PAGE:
With regard to offshore grid planning, Member States will plan their offshore grids based on national policies and plans, agreement under this chapter will be voluntary and non-binding. National competent authorities will decide to jointly designate a unique point of contact per project of common interest for project promoters. It also to be pointed out that also radial connections will be able to apply for PCI status and financing, however, only if the project will be designed to transfer electricity from offshore generation sites with capacity of at least 500 MW. Regarding hydrogen, electrolysers with the threshold of 50 MW, provided by a single electrolyser or by a set of electrolysers that form a single, coordinated project cam apply for a PCI status. Electrolyser projects will not be eligible for grant for works.
Looking at the TEN-E Regulation, this has never been part of the EEA Agreement. The Trans-European Infrastructure for transport, energy and telecom was first mentioned in the Maastricht Treaty. TEN-E and Connecting Europe Facility (for energy) were not considered EEA relevant. However, several Norwegian companies have still enjoyed a PCI status. It is also to underline that TEN-T was incorporated into Protocol 31 of the EEA-Agreement.
The Green transition is a great opportunity for Norway and Norwegian undertakings to lean-in. As for TEN-T, the revised TEN-E Regulation could be also incorporated into Protocol 31 of the EEA-Agreement as a climate agreement between Norway and the EU and as such not EEA-relevant. We could use the discretion in CEEAG to give state aid for the projects under the territory of Norway without incorporating the Connecting Europe Facility into the EEA Agreement. If the Norwegian government does not give Norwegian companies this possibility, the project in question could only be seen as a Project of Mutual Interest which probably was set due to Brexit and the failed energy negotiations between the EU and Switzerland. The criteria to fall under this concept was in fact much stricture proposed by the Commission for instance the project in question had to a have a positive benefit for at least to two Member States and not funding was proposed allowed for a third country. In the political compromise the criteria for projects of mutual interest will need to demonstrate that they bring significant benefits either directly or indirectly (via interconnection with a third country) at the Union level. The third country or countries involved will also need to demonstrate legal enforcement mechanisms to support the overall policy objectives of the Union. Limited Union financing for third countries will be possible in accordance with the provisions of the CEF regulation.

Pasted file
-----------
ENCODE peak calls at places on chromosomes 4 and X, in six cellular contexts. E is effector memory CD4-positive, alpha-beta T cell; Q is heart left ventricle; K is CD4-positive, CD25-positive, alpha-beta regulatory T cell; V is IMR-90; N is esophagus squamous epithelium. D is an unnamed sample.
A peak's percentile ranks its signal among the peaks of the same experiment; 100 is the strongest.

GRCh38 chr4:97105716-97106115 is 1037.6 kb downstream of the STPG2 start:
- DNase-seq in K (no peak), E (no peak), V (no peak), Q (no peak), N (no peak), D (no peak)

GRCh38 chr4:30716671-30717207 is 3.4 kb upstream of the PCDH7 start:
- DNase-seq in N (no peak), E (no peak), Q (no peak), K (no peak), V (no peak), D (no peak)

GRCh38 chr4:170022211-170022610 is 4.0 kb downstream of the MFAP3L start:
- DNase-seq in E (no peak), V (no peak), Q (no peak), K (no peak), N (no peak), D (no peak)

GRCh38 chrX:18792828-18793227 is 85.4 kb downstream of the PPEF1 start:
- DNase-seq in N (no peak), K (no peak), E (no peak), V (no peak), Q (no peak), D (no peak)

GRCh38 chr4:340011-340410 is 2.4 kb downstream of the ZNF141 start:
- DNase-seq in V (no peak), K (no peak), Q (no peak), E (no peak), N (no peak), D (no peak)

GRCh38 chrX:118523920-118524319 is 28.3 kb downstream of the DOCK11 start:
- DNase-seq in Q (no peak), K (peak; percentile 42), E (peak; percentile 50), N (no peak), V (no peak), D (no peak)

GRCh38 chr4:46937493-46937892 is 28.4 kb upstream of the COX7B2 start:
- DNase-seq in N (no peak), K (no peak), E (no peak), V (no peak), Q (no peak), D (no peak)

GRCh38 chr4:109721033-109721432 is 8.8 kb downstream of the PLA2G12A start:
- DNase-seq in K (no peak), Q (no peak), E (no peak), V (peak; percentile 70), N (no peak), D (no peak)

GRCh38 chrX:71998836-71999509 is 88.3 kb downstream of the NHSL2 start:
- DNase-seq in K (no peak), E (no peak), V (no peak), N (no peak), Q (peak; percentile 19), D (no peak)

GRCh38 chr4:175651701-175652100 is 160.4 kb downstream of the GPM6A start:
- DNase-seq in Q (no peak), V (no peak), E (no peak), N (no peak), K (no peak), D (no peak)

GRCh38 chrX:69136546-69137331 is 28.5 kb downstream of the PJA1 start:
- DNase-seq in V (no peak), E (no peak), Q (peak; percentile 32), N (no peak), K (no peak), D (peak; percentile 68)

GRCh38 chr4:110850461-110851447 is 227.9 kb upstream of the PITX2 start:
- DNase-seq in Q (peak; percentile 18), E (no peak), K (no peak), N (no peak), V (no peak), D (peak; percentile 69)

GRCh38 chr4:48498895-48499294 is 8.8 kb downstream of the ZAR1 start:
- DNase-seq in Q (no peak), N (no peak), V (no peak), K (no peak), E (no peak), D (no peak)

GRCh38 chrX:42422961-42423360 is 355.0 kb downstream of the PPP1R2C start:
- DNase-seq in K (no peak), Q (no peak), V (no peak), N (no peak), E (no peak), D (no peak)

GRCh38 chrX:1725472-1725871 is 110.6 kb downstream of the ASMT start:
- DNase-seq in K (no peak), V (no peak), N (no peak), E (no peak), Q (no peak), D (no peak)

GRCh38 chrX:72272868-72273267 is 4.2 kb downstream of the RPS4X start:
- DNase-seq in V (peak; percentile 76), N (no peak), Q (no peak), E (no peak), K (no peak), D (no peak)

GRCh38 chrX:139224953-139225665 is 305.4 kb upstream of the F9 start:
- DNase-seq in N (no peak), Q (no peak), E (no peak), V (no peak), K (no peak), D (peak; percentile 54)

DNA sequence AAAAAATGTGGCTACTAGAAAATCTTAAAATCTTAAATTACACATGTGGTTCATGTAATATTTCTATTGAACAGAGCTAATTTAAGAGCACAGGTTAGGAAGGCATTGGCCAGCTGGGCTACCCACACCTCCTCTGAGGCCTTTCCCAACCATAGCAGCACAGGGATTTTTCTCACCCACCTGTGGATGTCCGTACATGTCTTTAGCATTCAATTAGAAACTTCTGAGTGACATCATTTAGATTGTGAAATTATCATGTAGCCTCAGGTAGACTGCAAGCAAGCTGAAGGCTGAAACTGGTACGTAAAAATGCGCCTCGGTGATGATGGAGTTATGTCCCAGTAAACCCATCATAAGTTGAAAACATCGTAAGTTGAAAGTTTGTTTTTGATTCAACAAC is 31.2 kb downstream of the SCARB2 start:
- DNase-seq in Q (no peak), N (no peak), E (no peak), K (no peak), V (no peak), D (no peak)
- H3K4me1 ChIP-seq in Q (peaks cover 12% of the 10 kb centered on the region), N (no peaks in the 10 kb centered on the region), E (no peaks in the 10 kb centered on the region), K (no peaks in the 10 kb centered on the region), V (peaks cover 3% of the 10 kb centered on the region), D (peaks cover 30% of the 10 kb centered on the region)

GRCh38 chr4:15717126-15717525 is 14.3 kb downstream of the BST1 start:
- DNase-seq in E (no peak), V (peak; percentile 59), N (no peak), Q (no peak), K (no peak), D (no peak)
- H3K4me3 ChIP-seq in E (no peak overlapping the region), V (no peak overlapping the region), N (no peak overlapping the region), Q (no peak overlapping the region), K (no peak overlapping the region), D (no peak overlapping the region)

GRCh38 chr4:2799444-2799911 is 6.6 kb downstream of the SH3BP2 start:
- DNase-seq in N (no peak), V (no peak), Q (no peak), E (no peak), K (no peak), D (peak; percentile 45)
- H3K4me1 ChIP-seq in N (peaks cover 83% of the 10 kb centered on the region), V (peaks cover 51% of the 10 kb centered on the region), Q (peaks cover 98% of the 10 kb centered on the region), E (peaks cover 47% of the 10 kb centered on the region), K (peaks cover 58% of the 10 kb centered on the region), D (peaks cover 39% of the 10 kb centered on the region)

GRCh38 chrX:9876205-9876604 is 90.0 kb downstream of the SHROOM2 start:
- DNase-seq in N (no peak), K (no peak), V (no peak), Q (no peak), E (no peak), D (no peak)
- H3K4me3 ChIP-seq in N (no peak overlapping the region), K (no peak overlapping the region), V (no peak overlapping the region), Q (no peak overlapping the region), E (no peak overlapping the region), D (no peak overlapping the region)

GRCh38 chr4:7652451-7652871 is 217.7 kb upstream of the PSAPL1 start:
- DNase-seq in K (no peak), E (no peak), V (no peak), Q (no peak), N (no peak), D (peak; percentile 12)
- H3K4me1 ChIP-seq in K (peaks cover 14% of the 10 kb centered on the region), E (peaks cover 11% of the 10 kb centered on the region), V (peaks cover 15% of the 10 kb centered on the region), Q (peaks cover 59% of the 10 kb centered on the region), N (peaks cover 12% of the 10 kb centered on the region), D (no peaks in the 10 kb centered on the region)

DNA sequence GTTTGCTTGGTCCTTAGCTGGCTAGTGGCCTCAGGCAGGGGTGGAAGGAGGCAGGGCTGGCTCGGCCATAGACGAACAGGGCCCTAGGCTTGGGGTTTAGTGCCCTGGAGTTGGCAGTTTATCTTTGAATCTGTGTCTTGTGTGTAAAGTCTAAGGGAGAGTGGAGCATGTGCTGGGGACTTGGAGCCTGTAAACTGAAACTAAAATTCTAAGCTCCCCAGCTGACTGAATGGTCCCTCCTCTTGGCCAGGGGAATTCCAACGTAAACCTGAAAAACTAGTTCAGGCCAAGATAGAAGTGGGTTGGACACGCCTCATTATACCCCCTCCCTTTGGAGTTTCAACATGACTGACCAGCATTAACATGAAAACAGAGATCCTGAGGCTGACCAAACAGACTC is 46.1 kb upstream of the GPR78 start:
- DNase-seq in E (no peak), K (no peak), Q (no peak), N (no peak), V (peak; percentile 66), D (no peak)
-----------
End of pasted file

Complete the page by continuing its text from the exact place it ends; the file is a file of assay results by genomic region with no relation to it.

Finally, it is also to take duly note of that the CEEAG refers to Taxonomy. The Commission and ESA will therefore be obliged in all their decision to "pay particular attention to Article 3 of Regulation (EU) 2020/852". Not only will the private capital be turned in accordance with the Taxonomy, but also all public support will be assessed in accordance with this financial legal tool.
As addressed in CEEAG: The 2030 policy targets require EUR 390 billion in additional annual investment. We say: let us utilize all the legal tools we could have available in Norway in order to be properly prepared and to attract sufficient investments to build the Green Norwegian House.